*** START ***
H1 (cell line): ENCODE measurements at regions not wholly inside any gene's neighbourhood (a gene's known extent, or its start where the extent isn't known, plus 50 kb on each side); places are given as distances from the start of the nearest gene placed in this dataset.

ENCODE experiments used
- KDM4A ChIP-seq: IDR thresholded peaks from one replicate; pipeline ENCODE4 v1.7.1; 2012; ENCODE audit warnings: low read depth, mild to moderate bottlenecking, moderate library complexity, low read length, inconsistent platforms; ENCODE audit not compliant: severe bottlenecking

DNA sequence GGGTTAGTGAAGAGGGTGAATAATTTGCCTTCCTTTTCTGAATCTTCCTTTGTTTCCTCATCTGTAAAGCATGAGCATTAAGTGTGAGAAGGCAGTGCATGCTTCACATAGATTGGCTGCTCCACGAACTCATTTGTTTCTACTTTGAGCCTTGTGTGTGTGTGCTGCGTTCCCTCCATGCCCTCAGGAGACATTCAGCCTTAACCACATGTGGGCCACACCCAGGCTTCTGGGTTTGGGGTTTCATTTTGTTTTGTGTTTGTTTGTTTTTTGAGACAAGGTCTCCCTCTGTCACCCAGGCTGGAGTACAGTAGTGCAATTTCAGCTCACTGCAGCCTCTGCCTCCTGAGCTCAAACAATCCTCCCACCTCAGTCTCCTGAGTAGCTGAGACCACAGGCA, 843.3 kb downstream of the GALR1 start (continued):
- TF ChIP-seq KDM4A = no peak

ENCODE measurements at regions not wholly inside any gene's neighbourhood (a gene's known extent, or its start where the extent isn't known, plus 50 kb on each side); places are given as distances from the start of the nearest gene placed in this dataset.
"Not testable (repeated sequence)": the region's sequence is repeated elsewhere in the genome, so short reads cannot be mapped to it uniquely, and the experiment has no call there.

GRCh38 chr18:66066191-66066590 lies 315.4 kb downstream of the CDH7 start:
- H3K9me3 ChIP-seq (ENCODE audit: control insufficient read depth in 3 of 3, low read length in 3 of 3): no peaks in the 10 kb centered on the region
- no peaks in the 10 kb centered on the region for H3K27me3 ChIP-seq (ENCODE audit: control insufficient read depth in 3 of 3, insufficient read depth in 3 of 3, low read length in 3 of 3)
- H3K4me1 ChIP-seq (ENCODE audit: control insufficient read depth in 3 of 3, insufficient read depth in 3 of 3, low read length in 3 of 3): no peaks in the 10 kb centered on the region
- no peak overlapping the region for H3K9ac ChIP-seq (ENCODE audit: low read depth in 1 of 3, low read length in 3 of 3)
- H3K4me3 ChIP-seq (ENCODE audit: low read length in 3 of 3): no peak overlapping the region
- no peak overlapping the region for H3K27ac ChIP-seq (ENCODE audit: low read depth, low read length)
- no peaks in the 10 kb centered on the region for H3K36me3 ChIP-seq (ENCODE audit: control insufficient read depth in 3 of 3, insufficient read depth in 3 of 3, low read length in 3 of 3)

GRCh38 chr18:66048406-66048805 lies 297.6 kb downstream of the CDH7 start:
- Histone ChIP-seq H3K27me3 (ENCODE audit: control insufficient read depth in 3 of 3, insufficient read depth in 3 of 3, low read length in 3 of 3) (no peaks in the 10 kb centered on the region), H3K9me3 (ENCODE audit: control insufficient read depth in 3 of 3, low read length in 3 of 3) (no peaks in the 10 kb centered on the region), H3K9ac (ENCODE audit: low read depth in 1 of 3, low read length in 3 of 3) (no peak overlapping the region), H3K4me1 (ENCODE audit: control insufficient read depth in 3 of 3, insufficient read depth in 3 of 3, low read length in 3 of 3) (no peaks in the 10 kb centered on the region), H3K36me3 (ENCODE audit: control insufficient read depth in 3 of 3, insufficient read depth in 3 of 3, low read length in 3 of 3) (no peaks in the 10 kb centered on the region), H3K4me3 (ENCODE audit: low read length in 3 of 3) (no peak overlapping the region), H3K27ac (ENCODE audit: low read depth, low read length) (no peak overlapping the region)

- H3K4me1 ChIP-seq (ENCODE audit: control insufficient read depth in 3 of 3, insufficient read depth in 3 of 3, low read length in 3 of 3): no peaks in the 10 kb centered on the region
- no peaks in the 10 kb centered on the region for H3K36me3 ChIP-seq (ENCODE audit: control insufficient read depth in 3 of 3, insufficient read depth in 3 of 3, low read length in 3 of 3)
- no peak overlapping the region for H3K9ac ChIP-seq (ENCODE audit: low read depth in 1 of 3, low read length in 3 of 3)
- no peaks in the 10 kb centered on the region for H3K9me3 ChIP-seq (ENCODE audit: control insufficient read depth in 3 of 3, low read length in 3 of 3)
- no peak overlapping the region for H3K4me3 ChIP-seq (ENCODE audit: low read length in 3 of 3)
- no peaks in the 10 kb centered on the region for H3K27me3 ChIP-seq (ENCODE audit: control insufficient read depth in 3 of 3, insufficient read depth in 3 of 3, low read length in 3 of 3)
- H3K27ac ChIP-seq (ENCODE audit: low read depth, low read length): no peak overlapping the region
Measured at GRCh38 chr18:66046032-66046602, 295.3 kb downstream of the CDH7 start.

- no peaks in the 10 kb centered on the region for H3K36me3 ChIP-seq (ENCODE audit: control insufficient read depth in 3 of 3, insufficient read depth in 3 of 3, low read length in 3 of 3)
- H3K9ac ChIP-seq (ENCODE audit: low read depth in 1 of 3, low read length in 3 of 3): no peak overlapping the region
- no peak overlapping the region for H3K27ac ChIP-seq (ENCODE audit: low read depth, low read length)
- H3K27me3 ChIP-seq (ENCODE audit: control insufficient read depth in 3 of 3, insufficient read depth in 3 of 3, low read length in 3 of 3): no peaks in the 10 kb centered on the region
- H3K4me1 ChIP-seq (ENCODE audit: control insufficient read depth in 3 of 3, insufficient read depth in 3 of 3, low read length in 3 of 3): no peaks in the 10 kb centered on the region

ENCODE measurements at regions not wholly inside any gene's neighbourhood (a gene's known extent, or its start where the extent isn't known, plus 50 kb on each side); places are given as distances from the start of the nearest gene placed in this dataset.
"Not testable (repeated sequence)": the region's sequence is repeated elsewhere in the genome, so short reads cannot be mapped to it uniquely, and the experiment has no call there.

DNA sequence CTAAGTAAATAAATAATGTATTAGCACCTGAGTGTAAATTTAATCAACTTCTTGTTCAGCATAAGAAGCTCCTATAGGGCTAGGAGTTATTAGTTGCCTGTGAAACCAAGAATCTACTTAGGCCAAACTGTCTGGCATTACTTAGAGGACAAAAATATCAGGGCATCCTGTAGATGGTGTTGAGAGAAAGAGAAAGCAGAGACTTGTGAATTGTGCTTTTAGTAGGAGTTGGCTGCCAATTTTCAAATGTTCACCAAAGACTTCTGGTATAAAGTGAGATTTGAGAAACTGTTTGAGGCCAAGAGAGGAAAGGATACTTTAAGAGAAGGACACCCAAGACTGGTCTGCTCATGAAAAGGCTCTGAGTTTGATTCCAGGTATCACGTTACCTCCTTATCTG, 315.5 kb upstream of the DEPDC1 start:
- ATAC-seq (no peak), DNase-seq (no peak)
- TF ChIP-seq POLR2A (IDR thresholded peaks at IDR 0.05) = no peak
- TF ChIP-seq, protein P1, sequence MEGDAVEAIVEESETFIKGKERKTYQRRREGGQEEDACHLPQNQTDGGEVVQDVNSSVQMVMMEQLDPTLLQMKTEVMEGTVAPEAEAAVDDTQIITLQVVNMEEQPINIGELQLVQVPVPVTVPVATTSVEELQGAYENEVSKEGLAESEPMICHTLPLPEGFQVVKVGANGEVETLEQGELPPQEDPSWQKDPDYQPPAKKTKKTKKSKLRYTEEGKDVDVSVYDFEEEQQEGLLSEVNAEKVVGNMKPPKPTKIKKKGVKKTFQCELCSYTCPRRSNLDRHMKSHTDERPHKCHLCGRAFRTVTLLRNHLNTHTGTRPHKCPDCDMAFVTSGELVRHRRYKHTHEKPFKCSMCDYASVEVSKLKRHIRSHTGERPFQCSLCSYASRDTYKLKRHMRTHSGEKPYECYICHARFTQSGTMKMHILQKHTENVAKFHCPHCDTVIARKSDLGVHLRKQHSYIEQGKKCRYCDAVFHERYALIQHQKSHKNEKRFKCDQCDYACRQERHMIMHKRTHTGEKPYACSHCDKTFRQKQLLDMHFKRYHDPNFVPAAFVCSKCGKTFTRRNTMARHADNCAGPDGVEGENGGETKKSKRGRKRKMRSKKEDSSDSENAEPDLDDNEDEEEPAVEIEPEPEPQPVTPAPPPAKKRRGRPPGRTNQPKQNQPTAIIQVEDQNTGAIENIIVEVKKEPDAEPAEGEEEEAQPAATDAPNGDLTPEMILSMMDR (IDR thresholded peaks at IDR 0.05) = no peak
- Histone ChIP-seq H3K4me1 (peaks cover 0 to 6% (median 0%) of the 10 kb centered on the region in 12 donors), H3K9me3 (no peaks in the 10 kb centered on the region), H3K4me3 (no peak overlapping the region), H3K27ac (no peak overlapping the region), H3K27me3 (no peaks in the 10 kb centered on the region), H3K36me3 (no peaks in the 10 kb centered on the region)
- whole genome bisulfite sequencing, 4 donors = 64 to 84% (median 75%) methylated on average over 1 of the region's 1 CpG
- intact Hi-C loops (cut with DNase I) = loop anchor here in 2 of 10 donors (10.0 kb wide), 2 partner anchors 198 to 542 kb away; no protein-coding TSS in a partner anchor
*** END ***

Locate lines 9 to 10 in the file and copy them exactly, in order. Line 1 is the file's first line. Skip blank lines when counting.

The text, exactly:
- H3K9me3 ChIP-seq (ENCODE audit: control insufficient read depth in 3 of 3, low read length in 3 of 3): no peaks in the 10 kb centered on the region
- no peaks in the 10 kb centered on the region for H3K27me3 ChIP-seq (ENCODE audit: control insufficient read depth in 3 of 3, insufficient read depth in 3 of 3, low read length in 3 of 3)